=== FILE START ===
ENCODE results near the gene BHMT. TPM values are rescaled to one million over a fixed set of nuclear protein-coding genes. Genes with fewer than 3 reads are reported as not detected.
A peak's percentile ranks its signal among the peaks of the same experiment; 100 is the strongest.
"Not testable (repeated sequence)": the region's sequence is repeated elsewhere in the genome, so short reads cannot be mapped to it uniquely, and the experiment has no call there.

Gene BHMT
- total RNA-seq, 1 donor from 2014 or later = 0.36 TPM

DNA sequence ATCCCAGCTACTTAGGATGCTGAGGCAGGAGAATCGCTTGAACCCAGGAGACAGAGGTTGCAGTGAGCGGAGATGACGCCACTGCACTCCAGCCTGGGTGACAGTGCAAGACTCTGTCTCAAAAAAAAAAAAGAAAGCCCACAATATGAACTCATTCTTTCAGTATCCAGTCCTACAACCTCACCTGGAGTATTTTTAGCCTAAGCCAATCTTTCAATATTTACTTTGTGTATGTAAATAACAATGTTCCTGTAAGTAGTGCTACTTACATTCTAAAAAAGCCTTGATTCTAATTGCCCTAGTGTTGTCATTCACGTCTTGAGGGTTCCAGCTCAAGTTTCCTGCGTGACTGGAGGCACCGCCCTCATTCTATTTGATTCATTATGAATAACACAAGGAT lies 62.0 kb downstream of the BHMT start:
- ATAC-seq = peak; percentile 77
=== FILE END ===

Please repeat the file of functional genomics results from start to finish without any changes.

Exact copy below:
ENCODE results near the gene BHMT. TPM values are rescaled to one million over a fixed set of nuclear protein-coding genes. Genes with fewer than 3 reads are reported as not detected.
A peak's percentile ranks its signal among the peaks of the same experiment; 100 is the strongest.
"Not testable (repeated sequence)": the region's sequence is repeated elsewhere in the genome, so short reads cannot be mapped to it uniquely, and the experiment has no call there.

Gene BHMT
- total RNA-seq, 1 donor from 2014 or later = 0.36 TPM

DNA sequence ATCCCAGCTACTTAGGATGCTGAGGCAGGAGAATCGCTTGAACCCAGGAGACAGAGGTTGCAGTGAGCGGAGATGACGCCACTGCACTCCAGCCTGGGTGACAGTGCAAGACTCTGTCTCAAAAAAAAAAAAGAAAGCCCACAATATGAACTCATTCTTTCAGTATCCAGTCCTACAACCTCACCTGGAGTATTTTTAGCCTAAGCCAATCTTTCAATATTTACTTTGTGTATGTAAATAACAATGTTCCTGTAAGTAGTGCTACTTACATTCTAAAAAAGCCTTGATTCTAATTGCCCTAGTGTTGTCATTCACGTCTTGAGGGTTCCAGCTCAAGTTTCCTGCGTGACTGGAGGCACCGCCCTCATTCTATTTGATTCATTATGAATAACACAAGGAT lies 62.0 kb downstream of the BHMT start:
- ATAC-seq = peak; percentile 77